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ETA Notifications with Ruby and Rails

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Companies like Uber, TaskRabbit, and Instacart have built an entire industry around the fact that we, the customers, like to order things instantly, wherever we are. The key to those services working? Notifying customers when things change.

Uber relies on Twilio SMS to keep customers up to date on their ridesharing requests. Learn more here.

In this tutorial, we'll build a notification system for a fake on-demand laundry service Laundr.io using Ruby on Rails.

Let's get started! Click the below button to begin.

Let's Add ETA Notifications!

Trigger the Notifications

There are two cases we'd like to handle:

  1. Delivery person picks up laundry to be delivered ( /initial_notifications )
  2. Delivery person is arriving at the customer's house ( /delivery_notifications )

In a production app we would probably trigger the second notification when the delivery person was physically near the customer, using GPS.

(In this case we'll just use a button.)

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      app/controllers/orders_controller.rb

      Trigger a customer notification

      app/controllers/orders_controller.rb

      Let's look at using the Ruby Twilio REST API Client to actually send out the notifications.

      Check Out the Client

      Set up the Twilio REST Client

      Here we create a helper class with an authenticated Twilio REST API client that we can use anytime we need to send a text message.

      We initialize it with our Twilio Account Credentials stored as environment variables. You can find the Auth Token and Account SID in the console:

      console credentials

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          lib/message_sender.rb

          Set up the Twilio REST Client

          lib/message_sender.rb

          Next up: how we handle notification triggers.

          Handle the Notification Triggers

          Handle a Notification Trigger

          This code handles the HTTP POST requests triggered by the delivery person.

          It uses our MessageSender class to send an SMS message to the customer's phone number, which we have registered in our database. Simple!

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              app/controllers/orders_controller.rb

              Handle a notification trigger

              app/controllers/orders_controller.rb

              Next, let's look closer at how we push out the SMSes.

              Next

              Send an SMS (or MMS)

              Here we demonstrate how we actually send the SMS.

              Picture worth 1,000 words? We can add a picture of the laundry by adding:

              media_url: "http://lorempixel.com/image_output/fashion-q-c-640-480-1.jpg"
              

              In addition to the required parameters (and the optional media), we can pass a status_callback url to let us know if the message was delivered.

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                  lib/message_sender.rb

                  Message status updates are interesting - let's look there next.

                  Show Me Status Update Handling

                  Handle a Callback from Twilio

                  Twilio will make a POST request to this controller each time our message status changes to one of the following: queued, failed, sent, delivered, or undelivered.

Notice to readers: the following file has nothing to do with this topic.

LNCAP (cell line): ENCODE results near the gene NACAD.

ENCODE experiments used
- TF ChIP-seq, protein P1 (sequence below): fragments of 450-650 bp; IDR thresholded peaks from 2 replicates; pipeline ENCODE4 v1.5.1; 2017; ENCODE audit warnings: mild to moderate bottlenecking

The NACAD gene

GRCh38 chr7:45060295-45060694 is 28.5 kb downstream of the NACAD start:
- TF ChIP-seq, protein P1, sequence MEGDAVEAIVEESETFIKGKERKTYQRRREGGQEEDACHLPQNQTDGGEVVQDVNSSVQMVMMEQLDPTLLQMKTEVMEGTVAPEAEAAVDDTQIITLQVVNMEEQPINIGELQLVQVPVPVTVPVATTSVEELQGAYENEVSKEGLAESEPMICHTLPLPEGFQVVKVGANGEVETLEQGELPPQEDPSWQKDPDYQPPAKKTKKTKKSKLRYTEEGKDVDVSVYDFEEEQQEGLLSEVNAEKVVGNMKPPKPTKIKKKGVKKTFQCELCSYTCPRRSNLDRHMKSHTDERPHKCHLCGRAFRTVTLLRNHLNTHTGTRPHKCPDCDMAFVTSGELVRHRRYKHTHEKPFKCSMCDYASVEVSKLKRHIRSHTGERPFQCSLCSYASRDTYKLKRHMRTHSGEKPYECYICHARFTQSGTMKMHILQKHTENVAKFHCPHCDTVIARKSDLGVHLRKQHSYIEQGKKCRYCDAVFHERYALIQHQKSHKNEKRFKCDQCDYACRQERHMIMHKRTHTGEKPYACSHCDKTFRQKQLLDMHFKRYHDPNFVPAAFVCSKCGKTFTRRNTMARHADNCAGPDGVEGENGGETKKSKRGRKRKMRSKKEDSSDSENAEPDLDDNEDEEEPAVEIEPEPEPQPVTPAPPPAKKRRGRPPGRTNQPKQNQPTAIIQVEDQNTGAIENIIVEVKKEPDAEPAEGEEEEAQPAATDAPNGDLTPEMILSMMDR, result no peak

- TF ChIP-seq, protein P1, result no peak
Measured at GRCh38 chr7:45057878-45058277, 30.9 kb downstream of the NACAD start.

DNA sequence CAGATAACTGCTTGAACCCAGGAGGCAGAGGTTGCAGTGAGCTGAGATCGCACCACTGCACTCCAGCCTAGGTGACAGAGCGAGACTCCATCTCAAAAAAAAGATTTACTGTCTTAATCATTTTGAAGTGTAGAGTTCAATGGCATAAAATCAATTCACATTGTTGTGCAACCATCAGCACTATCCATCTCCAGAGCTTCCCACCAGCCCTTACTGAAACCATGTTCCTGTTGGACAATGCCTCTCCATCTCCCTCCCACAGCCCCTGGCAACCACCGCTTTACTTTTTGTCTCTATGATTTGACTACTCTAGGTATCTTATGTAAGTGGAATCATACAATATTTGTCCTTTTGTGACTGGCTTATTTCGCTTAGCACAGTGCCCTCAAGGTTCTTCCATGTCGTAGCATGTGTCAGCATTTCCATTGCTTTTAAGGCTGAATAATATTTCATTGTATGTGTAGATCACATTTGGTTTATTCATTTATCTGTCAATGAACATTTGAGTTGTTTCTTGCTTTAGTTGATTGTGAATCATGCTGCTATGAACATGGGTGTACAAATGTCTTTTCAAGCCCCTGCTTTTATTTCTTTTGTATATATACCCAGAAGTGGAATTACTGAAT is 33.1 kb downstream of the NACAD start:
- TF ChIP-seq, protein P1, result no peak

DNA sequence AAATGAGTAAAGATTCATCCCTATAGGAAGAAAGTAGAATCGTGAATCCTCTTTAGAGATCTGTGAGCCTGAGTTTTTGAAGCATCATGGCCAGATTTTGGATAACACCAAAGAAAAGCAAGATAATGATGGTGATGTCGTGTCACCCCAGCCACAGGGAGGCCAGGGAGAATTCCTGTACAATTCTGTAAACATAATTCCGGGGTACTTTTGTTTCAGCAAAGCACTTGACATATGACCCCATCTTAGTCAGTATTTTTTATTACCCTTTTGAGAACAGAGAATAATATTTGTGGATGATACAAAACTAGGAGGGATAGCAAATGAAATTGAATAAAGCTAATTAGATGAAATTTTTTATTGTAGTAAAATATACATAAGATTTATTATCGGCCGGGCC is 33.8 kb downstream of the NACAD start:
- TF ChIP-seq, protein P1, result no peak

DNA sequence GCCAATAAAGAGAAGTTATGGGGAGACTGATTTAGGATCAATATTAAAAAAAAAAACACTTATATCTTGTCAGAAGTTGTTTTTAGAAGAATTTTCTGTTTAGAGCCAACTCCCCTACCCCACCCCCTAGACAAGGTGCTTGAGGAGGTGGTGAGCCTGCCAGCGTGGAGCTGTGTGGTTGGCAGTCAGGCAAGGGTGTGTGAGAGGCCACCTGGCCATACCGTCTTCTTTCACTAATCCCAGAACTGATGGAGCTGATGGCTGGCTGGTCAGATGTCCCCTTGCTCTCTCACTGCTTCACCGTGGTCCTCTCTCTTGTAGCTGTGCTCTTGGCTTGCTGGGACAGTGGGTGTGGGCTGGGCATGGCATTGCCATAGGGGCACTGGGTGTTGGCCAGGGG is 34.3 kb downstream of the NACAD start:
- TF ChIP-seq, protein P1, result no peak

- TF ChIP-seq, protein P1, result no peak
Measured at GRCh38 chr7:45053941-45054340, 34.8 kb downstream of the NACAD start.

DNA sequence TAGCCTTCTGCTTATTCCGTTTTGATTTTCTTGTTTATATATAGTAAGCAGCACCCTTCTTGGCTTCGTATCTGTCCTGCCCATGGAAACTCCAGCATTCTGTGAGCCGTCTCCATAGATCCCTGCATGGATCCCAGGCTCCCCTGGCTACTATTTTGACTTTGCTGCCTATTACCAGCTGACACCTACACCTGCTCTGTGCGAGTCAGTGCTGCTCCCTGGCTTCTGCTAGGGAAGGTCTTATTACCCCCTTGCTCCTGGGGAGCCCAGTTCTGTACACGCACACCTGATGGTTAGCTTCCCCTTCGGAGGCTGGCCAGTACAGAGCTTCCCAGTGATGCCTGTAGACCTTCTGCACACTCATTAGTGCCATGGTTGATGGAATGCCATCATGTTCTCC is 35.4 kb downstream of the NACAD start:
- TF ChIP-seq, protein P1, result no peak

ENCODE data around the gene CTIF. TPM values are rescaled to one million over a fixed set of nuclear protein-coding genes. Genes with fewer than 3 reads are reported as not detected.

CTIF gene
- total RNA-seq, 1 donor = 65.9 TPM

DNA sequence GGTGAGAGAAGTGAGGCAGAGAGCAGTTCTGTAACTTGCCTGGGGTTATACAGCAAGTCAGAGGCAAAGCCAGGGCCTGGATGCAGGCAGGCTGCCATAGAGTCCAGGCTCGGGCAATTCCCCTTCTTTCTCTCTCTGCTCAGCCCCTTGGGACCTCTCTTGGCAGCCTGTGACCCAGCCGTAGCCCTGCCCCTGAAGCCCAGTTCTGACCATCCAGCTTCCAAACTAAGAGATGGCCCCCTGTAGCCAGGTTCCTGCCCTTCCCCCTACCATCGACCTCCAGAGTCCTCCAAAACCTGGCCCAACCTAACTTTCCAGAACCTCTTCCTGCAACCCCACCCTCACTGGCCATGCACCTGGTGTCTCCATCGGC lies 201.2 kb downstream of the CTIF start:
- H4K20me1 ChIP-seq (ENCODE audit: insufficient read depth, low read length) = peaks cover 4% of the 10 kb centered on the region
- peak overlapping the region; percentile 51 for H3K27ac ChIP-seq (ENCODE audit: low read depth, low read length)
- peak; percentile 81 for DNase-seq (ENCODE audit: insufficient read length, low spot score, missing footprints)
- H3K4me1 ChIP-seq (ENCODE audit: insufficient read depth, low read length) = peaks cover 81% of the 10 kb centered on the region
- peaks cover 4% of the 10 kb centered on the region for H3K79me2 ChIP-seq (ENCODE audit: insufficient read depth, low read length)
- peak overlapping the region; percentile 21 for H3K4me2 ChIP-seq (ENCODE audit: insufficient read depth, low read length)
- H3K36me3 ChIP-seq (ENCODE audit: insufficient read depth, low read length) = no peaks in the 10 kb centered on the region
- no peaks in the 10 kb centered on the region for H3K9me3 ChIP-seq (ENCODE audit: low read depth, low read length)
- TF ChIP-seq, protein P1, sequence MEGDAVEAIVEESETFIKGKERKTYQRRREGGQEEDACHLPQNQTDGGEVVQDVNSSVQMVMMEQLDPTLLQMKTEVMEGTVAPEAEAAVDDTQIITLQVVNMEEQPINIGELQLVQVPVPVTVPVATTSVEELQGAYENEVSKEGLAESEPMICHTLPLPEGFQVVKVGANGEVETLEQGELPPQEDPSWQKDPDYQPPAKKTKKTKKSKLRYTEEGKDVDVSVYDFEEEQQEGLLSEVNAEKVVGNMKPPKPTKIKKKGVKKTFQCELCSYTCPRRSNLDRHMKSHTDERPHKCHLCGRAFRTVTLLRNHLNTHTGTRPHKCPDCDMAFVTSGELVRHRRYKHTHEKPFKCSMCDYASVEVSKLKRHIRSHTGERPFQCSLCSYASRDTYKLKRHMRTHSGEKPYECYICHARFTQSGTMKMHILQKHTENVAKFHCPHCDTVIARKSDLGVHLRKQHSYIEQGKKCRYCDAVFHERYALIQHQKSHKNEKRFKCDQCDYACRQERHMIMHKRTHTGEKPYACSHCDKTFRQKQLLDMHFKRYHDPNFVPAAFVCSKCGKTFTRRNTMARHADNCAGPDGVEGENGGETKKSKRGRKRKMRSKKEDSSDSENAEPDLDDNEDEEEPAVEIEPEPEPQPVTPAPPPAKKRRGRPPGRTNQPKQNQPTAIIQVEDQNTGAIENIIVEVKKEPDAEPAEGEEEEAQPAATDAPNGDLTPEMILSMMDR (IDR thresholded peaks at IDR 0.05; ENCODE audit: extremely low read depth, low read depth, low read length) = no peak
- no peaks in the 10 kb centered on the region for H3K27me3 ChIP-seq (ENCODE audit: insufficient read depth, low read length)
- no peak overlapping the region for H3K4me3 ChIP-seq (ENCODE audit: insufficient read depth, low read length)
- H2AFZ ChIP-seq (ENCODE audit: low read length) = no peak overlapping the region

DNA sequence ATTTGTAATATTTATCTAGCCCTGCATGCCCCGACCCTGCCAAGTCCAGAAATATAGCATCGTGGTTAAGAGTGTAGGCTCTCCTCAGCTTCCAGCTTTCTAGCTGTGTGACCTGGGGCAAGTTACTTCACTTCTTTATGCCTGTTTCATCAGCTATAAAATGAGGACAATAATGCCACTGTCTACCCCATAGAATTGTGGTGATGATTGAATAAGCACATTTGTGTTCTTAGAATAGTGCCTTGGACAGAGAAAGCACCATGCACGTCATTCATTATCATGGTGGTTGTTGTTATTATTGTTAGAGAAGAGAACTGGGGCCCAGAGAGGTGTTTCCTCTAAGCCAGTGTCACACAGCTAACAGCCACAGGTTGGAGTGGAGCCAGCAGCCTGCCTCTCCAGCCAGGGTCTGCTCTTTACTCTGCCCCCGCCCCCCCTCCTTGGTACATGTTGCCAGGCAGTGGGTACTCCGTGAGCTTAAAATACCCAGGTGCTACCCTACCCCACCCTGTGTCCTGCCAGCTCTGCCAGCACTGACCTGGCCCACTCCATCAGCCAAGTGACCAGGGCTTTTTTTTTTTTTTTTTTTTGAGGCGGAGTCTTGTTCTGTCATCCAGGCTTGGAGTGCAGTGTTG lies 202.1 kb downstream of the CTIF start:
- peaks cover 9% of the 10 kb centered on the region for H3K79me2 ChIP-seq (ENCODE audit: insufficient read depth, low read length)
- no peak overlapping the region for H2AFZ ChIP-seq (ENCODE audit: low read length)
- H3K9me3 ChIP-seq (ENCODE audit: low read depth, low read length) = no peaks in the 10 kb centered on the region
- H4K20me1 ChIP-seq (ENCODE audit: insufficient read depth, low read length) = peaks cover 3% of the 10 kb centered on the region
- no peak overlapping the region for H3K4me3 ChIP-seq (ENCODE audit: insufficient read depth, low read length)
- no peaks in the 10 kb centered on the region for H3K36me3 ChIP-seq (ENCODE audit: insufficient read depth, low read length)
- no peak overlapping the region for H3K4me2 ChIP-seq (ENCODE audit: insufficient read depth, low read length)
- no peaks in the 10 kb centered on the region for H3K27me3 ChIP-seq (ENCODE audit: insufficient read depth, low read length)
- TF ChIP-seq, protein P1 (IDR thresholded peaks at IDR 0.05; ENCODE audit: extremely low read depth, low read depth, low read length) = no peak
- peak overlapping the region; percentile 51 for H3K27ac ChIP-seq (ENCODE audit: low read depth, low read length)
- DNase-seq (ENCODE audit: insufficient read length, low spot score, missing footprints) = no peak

We then update this notification_status on the Order and let the business logic take over. This is a great place to add logic that would resend the message if it failed or send out an automated survey soon after a customer receives his or her clothes.

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                      app/controllers/orders_controller.rb

                      Update Order notification_status after a Twilio Callback

                      app/controllers/orders_controller.rb

                      That's all, folks! We've just implemented an on-demand notification service that alerts our customers when their order is picked up or arriving.

                      Now let's look at other features that you might want to add to your application.

                      What Else Can I Build?

                      Where to next?

                      We've got lots of Ruby and Rails content here on the Docs site. Sadly, we wanted to cut it down - here are just two other excellent tutorials you might enjoy:

                      Workflow Automation with Ruby and Rails

                      Increase your rate of response by automating the workflows that are key to your business. In this tutorial, learn how to build a ready-for-scale automated SMS workflow for a vacation rental company.

                      Masked Phone Numbers with Ruby and Rails

                      Protect your users' privacy by anonymously connecting them with Twilio Voice and SMS. Learn how to create disposable phone numbers on-demand so two users can communicate without exchanging personal information.

                      Did this help?

                      Thanks for checking this tutorial out! Let us know what you've built - or what you're building - on Twitter.

                      Mario Celi Jose Oliveros Jennifer Aprahamian Agustin Camino Paul Kamp Andrew Baker  Kat King

                      Need some help?

                      We all do sometimes; code is hard. Get help now from our support team, or lean on the wisdom of the crowd browsing the Twilio tag on Stack Overflow.

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